Fruit and Vegetables in the Limelight
Several hot issues—immigration reform, diet quality and rising rates of obesity, and U.S. agricultural trade—and how they play out may have significant effects on the fruit and vegetable industries. The industries are a key cog in U.S. agriculture, accounting for nearly a third of U.S. crop cash receipts and a fifth of U.S. agricultural exports in 2002-04. With increasing evidence of the nutritional benefits from consuming fruit and vegetables, the produce industry is also recognized as being pivotal to the health and well-being of consumers.
Fruit and vegetable growers are closely following the current debate on immigration reform. They are particularly concerned about the effects of any new legislation on labor availability. According to the U.S. Department of Labor’s latest (2001/02) National Agricultural Workers Survey, fruit, tree nut, and vegetable farms accounted for two-thirds of all hired crop workers in the United States. With an undefined but sizable portion of this labor derived from foreign laborers, the stakes are high for fruit and vegetable growers, who must have enough labor at critical planting and harvesting times. Fruit and vegetable production tends to be more labor intensive than other agricultural industries because such operations as thinning, cultivating, irrigating, and harvesting require skilled labor to avoid damage to tender plants, bushes, and trees and to ensure the quality and appearance of fresh-market products.
Growing public concern about the quality of American diets is also drawing attention to the fruit and vegetable industry. In their campaign to reduce the rates of heart disease, cancer, and, especially, obesity, public and private sector nutritionists are increasingly emphasizing the need for Americans to increase their consumption of fruit and vegetables. The average American does not consume the recommended 5-10 servings of fruit and vegetables each day, as suggested by the 2005 Dietary Guidelines for Americans established by USDA. For Americans to meet these recommendations, fruit consumption would have to more than double and vegetable use would have to rise by more than a fourth, presenting opportunities for U.S. growers.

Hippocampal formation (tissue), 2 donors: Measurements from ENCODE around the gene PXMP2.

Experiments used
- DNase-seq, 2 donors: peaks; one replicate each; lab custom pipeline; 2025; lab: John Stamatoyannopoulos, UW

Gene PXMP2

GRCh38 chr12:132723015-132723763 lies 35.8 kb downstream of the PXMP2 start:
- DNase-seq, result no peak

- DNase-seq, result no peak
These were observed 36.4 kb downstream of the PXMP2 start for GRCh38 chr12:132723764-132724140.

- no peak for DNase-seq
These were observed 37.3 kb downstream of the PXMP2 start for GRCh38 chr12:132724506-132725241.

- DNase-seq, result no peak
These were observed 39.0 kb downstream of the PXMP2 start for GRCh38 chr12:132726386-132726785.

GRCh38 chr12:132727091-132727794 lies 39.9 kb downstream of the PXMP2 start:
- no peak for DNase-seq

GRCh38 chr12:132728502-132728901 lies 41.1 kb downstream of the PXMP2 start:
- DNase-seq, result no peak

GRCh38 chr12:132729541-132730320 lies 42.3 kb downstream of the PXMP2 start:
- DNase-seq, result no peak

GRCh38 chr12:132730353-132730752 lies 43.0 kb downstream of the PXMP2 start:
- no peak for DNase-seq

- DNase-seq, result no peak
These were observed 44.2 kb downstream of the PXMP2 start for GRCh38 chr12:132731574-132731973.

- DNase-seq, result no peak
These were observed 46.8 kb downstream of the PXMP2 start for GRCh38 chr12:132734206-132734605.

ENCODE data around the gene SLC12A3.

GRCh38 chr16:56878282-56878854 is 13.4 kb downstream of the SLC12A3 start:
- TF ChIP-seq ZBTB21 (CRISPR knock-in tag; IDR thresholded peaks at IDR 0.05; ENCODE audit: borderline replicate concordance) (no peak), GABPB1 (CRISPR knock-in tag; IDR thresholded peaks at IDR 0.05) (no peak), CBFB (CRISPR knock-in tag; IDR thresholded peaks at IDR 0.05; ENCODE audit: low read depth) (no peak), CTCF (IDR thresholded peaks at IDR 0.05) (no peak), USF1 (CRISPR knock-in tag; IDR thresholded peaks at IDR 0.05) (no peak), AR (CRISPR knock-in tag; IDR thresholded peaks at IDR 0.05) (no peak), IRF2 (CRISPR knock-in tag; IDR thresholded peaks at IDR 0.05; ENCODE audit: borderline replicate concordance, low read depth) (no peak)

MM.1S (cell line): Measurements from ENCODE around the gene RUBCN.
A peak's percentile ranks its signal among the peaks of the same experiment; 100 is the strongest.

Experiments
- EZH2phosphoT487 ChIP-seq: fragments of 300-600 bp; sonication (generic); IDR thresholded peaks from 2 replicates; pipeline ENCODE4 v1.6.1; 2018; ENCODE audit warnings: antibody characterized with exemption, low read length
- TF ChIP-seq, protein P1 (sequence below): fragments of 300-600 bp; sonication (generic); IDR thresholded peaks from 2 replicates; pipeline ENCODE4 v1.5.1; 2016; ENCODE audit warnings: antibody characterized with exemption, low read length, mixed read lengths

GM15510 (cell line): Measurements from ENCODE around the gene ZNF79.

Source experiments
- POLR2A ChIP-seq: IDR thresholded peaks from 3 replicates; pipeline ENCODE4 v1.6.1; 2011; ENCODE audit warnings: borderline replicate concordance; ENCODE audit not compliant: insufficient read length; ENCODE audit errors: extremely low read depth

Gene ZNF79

Consumer demand for greater variety and more healthful choices in food has helped fuel a rise in U.S. imports of fruit, vegetables, and tree nuts. In recent years, imports have been increasingly outpacing exports. While some imports directly compete with domestically produced fruit and vegetables, others complement domestic production and provide greater opportunities for Americans to meet the amounts recommended for daily consumption. For example, during the winter, tomatoes from Mexico compete with Florida-grown tomatoes; however, winter grapes from Chile provide a 12-month supply of fresh grapes in the market, complementing California’s late spring and summer production. Other imports, such as tropical fruit, expand consumer choices.
Fruit and Vegetable Backgrounder, by Gary Lucier, Susan Pollack, Mir Ali, and Agnes Perez, USDA, Economic Research Service, April 2006